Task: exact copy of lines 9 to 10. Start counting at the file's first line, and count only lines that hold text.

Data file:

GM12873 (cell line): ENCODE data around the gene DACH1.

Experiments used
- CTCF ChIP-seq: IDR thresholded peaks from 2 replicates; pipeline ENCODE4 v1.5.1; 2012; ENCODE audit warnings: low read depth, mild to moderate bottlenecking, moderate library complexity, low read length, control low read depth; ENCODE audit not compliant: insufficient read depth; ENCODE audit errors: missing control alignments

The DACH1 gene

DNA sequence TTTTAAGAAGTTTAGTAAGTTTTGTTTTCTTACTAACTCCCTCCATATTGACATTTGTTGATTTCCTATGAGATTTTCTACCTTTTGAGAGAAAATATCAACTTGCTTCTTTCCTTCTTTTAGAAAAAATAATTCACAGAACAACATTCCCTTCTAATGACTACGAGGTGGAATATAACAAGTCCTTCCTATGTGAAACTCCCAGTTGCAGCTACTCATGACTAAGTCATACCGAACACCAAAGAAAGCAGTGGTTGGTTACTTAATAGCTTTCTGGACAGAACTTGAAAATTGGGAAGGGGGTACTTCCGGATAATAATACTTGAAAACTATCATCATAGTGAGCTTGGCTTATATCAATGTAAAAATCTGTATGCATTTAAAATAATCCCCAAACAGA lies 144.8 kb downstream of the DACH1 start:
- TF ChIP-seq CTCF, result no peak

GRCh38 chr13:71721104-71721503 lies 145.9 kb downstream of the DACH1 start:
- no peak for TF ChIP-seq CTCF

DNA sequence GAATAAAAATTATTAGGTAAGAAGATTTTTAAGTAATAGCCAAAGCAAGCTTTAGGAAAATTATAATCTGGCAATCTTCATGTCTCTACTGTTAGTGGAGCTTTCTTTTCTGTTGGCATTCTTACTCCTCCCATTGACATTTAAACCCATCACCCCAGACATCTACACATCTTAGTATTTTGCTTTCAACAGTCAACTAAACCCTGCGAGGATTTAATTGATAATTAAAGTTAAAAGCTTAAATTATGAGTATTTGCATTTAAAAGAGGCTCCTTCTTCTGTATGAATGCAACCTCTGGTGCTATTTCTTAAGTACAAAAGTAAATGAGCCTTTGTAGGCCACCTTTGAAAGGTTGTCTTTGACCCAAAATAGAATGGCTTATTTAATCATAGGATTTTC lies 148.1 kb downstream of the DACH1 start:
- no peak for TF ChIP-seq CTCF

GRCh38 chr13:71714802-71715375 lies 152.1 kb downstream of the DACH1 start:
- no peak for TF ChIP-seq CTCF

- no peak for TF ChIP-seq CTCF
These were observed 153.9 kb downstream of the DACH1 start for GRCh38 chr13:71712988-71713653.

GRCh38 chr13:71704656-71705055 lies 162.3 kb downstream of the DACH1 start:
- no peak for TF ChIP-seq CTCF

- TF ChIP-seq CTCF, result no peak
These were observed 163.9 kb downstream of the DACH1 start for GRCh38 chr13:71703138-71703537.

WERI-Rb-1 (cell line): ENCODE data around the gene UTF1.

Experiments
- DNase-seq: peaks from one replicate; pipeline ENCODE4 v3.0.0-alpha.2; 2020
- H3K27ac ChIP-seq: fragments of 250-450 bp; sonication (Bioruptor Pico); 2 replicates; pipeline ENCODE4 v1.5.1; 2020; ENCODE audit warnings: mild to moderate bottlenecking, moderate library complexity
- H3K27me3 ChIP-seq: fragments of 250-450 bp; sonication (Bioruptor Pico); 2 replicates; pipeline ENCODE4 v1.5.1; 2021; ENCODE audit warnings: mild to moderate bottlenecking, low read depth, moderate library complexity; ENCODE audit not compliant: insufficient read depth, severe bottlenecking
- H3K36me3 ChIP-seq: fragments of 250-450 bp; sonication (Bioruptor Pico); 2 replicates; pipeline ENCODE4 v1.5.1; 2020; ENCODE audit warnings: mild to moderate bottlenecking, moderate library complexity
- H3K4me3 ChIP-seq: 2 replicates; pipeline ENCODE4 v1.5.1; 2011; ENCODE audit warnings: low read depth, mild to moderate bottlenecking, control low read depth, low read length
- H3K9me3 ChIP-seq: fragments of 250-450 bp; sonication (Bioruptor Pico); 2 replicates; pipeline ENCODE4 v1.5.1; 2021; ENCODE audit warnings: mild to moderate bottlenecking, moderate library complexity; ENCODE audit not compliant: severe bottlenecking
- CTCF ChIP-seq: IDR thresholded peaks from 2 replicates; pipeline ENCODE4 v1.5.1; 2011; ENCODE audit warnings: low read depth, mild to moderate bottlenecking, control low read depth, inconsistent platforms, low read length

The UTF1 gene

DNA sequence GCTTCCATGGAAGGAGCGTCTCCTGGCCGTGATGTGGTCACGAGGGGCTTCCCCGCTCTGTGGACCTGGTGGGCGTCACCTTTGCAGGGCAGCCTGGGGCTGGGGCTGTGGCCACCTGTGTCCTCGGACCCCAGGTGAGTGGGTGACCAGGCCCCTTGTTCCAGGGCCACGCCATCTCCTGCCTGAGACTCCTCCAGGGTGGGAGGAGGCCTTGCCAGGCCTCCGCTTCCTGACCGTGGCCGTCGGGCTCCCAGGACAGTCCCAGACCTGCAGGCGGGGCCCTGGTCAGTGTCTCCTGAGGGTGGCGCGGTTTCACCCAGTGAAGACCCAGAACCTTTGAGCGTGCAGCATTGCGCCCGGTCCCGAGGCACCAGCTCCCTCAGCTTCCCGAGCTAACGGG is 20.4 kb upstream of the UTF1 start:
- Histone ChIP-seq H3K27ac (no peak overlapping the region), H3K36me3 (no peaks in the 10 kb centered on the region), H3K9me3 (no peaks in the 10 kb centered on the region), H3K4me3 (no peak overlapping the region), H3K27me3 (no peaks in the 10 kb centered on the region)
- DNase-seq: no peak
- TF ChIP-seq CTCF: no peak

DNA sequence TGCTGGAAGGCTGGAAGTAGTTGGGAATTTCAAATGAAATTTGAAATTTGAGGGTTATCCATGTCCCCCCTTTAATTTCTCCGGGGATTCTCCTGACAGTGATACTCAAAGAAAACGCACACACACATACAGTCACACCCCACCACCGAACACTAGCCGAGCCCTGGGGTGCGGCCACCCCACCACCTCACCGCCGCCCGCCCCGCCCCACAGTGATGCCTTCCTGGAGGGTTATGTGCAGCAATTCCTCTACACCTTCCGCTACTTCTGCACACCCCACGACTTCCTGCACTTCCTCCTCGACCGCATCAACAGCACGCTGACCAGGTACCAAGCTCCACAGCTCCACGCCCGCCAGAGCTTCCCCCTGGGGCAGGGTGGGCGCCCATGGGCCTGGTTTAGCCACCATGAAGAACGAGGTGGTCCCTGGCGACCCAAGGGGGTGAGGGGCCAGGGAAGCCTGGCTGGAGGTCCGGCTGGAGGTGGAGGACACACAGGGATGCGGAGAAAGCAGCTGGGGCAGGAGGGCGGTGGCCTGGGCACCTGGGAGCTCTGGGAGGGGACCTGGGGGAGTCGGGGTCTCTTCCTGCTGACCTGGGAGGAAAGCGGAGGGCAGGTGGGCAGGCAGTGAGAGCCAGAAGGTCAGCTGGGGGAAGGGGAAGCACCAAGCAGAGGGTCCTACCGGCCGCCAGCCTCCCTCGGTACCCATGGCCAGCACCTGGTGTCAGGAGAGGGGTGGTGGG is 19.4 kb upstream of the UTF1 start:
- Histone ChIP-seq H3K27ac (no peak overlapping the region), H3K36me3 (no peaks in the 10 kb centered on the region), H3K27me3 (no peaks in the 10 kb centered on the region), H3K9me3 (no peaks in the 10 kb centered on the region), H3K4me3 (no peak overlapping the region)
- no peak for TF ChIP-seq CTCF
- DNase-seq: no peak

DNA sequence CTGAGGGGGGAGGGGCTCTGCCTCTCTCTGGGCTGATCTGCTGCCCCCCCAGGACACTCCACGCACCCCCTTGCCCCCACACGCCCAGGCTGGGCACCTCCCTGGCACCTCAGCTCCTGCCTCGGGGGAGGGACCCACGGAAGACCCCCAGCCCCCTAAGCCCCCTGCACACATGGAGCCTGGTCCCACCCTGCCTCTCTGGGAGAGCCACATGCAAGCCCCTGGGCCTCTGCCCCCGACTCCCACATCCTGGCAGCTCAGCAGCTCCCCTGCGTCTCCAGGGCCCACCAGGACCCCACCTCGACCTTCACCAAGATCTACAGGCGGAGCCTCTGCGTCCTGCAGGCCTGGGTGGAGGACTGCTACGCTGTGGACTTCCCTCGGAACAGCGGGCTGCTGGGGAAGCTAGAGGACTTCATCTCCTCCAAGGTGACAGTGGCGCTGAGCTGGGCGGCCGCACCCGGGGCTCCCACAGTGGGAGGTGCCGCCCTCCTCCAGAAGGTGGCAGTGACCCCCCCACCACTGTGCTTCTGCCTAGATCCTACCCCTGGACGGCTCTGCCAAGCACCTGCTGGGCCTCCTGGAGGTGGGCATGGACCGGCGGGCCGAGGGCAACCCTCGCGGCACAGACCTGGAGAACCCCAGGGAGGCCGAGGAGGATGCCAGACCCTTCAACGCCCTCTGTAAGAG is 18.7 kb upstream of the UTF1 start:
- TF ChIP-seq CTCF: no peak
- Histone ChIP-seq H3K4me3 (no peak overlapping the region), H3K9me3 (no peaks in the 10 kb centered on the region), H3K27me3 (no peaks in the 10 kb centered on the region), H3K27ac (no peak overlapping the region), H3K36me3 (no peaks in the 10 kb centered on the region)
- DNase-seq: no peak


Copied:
DNA sequence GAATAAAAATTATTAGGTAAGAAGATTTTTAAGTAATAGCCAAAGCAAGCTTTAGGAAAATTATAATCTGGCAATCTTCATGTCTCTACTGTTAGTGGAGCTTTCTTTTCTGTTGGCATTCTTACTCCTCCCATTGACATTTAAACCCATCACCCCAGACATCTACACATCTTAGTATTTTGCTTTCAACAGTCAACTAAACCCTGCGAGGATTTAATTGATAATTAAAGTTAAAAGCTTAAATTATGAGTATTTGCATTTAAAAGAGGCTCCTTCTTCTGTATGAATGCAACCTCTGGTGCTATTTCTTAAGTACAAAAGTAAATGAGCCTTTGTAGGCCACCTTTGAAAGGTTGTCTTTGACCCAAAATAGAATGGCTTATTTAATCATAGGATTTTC lies 148.1 kb downstream of the DACH1 start:
- no peak for TF ChIP-seq CTCF